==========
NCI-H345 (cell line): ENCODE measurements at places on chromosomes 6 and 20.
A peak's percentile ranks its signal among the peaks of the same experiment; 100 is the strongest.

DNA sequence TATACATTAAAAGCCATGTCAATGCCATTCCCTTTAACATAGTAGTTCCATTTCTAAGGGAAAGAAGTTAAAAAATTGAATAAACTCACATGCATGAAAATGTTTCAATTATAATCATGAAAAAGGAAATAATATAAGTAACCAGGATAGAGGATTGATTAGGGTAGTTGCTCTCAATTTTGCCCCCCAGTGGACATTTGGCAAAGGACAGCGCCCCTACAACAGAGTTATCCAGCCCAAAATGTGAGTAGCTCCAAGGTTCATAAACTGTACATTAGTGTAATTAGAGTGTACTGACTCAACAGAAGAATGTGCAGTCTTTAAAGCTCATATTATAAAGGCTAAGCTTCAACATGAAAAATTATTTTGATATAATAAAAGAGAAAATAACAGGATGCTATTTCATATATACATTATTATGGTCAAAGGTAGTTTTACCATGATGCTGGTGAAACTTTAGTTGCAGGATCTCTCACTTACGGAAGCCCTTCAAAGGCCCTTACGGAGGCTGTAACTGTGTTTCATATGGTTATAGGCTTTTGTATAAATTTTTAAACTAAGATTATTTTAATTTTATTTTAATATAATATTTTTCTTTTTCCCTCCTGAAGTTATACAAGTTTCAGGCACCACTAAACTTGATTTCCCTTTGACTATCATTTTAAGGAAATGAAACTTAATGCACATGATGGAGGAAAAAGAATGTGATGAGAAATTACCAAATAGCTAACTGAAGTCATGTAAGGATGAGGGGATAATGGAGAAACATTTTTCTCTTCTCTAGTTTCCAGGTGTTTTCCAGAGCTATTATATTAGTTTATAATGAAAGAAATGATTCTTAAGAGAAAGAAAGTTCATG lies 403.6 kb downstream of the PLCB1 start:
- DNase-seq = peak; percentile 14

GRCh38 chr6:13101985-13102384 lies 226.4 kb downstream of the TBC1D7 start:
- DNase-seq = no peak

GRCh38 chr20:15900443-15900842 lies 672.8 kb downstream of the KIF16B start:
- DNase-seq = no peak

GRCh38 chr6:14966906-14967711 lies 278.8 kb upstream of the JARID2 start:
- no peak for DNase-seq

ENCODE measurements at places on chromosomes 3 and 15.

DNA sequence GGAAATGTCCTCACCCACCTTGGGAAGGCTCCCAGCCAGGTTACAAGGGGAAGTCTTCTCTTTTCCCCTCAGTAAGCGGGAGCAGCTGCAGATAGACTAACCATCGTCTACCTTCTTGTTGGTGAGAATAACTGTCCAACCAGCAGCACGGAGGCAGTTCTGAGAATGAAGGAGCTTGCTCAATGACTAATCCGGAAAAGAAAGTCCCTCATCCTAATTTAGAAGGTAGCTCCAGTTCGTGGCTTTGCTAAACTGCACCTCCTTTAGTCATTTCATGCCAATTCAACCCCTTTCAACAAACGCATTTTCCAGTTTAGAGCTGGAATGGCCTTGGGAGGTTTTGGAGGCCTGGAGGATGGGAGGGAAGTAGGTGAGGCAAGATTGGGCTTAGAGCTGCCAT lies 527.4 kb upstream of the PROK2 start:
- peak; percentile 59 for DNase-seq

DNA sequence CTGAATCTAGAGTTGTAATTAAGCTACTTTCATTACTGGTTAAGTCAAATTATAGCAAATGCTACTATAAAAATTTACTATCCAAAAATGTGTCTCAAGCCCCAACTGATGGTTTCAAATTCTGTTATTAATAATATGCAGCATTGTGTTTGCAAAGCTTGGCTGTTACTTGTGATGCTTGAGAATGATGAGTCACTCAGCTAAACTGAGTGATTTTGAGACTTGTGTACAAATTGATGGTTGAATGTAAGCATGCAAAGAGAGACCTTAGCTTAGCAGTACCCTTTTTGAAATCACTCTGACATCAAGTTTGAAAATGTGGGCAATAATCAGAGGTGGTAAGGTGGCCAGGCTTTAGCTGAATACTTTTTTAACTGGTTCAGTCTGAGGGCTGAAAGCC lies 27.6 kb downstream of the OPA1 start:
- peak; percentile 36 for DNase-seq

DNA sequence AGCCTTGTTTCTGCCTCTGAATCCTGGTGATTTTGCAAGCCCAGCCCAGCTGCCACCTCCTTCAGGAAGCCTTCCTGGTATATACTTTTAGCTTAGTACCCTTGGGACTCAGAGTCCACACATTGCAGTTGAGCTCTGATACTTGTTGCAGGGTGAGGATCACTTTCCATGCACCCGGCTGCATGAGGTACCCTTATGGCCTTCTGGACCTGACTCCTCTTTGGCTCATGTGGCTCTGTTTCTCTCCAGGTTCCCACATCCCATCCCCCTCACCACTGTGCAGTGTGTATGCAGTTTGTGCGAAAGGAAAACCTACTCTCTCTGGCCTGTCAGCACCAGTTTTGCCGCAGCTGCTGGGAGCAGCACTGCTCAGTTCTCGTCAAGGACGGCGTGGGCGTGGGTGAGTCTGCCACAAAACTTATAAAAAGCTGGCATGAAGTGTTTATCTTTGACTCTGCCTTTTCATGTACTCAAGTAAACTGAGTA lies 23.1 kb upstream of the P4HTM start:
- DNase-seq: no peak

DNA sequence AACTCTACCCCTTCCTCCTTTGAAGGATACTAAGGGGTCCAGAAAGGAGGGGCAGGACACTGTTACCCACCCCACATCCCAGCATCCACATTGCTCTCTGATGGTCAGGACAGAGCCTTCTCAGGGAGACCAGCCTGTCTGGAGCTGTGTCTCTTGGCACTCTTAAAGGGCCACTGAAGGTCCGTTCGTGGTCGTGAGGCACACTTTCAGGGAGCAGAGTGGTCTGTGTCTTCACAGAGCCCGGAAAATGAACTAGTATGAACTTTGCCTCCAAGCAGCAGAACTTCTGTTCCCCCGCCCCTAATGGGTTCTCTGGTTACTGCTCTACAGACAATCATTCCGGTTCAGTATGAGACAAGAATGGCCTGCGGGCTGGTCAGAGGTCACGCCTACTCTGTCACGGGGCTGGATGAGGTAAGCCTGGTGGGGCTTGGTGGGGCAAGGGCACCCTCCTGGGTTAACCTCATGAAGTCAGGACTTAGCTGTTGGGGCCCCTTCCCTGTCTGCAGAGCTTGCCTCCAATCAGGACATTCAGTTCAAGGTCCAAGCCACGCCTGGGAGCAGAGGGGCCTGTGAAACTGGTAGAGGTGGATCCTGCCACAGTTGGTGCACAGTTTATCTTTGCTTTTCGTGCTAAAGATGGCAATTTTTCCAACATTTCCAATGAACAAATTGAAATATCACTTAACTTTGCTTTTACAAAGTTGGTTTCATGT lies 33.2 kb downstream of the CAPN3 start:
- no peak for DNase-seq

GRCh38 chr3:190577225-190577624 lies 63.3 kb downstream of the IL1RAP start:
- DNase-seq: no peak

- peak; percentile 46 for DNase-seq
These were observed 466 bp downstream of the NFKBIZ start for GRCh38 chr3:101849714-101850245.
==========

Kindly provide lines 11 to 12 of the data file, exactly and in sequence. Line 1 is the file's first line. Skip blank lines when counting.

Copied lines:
ENCODE measurements at places on chromosomes 3 and 15.

DNA sequence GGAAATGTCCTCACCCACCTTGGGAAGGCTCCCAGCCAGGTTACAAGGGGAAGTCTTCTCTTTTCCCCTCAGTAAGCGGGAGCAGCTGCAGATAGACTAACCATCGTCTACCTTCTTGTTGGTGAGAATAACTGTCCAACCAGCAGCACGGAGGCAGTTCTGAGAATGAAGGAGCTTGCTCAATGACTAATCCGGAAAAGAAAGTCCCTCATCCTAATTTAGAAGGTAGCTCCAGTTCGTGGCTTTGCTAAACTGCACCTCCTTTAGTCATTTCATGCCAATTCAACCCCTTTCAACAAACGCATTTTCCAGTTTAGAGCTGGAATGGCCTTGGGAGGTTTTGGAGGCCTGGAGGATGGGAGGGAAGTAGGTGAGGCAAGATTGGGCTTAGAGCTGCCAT lies 527.4 kb upstream of the PROK2 start: